Exhibits demonstrated at the Masterpieces of History date back to the first and second halves of the 19th century. These include well-preserved unique items of ceramics, metal dishes, holders for Quran, mirrors, small chests for women's jewellery and cosmetics, Azerbaijani and Persian national clothes, carpets made of fine wool and silk, miniatures and portraits of Irevan khans from the Qajar dynasty, princesses, strong heroes, women playing musical instruments, representatives of the middle class. In a word, this is a collection of everything that once attracted the attention of the Azerbaijani artist and founder of the national master of ornaments and portraits Mirza Gadim Irevani, who had a great influence on the visual art of Azerbaijan. He worked under the reign of Fatali Shah. By the way, the exhibition has portraits of the Shah himself and the artist! According to historians, Fatali Shah attached great importance to the development of art. In particular, fine arts, which at that time played an instrumental role for establishing long-term public relations, strengthening the authority of the ruler, and in fact documented the moments of human community. The same is true for the architecture of that time. Apart from photographs of Yermakov, documenting the progressive destruction of the unique architectural structures of the Irevan Khanate (Sardar Palace, mosques, baths, caravanserai, etc.), the exhibition demonstrates fragments of painted walls, chess, inlaid tables, original kitchen utensils, clothes, carpets, etc., which miraculously survived and were extracted from the wreckage of the palace destroyed by Armenians.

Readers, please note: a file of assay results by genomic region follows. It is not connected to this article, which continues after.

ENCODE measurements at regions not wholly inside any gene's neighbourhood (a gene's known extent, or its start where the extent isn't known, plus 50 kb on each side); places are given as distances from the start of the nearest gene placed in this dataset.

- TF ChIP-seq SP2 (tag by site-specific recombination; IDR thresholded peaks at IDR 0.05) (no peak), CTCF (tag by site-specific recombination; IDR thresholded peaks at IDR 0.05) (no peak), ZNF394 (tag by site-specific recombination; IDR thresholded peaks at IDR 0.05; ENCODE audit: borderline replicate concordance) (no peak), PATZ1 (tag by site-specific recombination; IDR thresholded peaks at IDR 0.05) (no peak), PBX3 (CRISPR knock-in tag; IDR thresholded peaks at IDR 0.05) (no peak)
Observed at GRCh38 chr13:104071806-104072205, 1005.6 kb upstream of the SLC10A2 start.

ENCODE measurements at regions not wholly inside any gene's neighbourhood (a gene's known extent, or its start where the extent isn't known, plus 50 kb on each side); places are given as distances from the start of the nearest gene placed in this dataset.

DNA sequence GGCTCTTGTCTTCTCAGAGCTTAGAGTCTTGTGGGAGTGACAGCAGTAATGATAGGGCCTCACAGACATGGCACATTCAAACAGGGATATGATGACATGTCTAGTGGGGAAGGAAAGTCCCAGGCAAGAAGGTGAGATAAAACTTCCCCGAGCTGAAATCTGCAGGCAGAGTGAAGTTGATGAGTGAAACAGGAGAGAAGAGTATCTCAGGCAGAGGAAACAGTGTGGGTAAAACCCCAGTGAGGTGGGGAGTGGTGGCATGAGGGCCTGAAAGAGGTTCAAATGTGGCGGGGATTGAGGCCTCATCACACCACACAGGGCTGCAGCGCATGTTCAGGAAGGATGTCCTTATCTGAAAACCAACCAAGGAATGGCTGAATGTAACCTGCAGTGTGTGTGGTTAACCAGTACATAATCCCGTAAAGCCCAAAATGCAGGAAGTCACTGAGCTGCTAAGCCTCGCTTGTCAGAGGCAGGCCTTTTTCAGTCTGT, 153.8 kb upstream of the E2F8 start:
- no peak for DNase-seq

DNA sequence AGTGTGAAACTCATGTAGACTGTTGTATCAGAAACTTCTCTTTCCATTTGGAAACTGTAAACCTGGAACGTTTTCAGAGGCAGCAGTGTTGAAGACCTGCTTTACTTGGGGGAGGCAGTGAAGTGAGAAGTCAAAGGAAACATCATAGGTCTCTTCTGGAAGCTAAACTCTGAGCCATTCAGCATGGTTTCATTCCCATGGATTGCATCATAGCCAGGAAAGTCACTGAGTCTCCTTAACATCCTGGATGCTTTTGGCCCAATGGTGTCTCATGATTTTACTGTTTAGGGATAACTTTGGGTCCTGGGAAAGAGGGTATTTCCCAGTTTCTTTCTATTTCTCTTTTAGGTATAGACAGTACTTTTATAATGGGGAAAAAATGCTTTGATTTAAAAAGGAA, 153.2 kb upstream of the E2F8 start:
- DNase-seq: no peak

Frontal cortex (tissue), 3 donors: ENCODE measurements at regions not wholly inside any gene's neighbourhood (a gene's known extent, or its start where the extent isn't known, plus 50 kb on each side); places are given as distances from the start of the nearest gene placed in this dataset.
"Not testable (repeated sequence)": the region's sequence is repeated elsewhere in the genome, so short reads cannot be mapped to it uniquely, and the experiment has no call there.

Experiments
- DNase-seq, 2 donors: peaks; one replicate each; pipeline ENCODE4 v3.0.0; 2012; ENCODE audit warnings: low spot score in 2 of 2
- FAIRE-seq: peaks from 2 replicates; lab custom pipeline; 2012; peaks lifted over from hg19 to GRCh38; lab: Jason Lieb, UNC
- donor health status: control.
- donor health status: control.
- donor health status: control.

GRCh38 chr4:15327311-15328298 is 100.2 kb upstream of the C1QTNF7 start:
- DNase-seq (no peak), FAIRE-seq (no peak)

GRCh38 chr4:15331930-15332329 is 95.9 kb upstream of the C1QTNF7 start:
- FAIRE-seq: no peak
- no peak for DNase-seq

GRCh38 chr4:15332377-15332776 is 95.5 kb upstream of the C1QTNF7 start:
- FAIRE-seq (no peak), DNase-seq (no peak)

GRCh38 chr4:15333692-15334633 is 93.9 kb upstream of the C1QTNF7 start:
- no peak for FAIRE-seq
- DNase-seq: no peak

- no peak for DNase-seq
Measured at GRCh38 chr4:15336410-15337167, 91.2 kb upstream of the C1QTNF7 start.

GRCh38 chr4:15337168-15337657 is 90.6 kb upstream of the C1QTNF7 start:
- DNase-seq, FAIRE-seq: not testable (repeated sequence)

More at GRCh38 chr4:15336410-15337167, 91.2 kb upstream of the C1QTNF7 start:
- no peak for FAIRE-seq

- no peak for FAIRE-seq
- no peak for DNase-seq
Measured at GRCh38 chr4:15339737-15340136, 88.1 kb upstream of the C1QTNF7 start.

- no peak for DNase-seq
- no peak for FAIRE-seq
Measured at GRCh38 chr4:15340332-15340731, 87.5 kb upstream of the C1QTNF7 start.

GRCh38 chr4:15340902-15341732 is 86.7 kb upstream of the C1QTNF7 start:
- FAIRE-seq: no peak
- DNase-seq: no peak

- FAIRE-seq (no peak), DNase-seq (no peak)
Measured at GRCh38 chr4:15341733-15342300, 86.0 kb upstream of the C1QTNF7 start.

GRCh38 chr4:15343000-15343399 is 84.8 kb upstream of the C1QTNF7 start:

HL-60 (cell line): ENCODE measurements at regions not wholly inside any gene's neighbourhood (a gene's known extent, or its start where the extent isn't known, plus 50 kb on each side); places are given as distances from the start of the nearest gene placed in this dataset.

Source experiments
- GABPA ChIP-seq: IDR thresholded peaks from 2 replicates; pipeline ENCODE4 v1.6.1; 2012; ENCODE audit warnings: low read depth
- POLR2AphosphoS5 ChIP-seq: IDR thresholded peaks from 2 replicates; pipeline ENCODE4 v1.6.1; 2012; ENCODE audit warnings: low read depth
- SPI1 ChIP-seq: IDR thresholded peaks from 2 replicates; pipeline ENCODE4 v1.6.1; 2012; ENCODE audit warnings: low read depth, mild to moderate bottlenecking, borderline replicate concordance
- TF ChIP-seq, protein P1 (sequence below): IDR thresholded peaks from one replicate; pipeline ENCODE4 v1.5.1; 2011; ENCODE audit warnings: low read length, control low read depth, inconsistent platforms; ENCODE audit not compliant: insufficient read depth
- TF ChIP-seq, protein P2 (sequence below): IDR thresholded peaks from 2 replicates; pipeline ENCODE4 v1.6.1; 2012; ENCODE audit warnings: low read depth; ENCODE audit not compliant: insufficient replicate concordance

Invaluable heritage